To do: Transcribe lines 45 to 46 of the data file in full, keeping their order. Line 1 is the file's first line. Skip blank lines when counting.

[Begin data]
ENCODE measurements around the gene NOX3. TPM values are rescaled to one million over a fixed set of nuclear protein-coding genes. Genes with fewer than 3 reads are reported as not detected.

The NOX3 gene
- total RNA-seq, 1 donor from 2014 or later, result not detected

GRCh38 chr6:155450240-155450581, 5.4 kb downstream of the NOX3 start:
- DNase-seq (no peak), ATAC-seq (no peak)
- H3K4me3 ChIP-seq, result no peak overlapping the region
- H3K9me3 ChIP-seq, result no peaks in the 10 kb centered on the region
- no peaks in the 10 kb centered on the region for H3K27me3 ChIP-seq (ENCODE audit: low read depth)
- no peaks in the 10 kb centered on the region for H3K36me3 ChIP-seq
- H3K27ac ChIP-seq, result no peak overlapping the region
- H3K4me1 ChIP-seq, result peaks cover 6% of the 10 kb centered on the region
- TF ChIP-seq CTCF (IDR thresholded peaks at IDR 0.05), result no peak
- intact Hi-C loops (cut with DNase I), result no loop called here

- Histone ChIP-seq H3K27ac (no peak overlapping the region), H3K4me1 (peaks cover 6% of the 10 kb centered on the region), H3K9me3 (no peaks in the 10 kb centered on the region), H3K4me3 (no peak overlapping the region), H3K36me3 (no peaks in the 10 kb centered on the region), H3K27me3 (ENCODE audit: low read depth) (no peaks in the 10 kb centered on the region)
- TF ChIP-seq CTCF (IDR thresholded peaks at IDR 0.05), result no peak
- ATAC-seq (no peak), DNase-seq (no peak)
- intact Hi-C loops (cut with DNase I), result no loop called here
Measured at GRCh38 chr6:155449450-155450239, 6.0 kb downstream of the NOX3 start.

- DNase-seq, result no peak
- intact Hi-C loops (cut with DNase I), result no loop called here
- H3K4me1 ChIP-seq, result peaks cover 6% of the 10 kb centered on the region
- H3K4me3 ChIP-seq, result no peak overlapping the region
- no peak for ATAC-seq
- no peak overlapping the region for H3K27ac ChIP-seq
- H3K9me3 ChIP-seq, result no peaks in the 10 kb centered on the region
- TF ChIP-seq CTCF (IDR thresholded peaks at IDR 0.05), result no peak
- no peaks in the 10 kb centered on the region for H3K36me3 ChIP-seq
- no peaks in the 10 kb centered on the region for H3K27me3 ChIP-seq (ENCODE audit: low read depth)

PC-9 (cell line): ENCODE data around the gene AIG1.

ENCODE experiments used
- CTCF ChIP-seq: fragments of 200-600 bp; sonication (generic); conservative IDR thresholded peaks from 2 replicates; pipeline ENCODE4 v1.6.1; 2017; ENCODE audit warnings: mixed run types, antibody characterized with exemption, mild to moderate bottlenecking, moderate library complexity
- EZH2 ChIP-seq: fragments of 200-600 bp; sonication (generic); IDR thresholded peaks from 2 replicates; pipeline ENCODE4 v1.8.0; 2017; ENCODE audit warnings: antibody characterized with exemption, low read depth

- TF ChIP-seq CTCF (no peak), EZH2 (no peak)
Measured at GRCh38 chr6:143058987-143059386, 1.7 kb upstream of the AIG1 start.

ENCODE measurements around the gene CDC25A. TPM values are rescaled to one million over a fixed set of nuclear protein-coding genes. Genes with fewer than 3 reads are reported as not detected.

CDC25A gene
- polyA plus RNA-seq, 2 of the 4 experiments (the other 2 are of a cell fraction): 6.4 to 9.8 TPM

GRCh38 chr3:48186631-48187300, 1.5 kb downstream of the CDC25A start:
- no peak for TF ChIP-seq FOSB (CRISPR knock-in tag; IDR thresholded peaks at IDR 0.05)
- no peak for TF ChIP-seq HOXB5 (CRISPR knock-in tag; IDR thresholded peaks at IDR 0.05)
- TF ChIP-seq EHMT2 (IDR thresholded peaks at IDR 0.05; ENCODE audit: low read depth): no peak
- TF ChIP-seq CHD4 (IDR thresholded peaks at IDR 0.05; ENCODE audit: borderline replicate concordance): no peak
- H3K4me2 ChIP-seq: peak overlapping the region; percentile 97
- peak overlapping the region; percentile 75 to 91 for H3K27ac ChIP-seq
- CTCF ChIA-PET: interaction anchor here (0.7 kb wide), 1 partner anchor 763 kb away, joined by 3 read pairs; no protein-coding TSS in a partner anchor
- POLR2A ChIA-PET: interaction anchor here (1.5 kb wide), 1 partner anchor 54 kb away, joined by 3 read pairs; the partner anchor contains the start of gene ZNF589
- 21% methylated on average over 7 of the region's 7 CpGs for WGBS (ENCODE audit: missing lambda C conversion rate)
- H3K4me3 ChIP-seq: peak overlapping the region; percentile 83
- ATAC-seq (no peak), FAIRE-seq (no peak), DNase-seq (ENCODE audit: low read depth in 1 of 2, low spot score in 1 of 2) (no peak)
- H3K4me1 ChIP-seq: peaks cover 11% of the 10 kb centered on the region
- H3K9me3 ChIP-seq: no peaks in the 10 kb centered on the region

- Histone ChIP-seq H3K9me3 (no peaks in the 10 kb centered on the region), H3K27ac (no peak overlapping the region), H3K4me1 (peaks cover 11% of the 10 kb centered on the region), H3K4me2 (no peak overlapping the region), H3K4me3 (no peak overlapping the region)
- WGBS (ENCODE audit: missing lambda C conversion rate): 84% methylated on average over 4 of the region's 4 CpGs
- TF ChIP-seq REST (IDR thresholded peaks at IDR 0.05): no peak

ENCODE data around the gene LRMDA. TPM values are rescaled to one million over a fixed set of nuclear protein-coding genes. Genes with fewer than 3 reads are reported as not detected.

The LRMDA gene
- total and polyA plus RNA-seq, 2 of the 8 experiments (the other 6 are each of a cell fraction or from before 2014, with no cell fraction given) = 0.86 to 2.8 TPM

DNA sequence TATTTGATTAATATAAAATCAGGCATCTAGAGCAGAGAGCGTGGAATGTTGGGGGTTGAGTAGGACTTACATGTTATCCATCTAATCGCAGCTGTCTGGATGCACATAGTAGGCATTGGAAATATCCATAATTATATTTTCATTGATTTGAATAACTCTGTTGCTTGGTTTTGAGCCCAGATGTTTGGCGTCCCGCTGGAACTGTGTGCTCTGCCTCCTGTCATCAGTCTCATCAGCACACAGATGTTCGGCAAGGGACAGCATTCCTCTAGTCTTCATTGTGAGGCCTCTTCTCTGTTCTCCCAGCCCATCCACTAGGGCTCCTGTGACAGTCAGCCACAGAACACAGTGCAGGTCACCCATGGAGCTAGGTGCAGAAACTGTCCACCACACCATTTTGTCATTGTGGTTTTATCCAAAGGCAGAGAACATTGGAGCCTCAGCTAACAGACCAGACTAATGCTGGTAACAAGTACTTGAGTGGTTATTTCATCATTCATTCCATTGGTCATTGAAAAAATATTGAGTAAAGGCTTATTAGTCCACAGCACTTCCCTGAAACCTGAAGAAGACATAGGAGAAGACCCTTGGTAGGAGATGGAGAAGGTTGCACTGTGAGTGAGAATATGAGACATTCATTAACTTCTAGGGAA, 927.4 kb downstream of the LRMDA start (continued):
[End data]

- CTCF ChIA-PET: interaction anchor here (0.7 kb wide), 1 partner anchor 763 kb away, joined by 3 read pairs; no protein-coding TSS in a partner anchor
- POLR2A ChIA-PET: interaction anchor here (1.5 kb wide), 1 partner anchor 54 kb away, joined by 3 read pairs; the partner anchor contains the start of gene ZNF589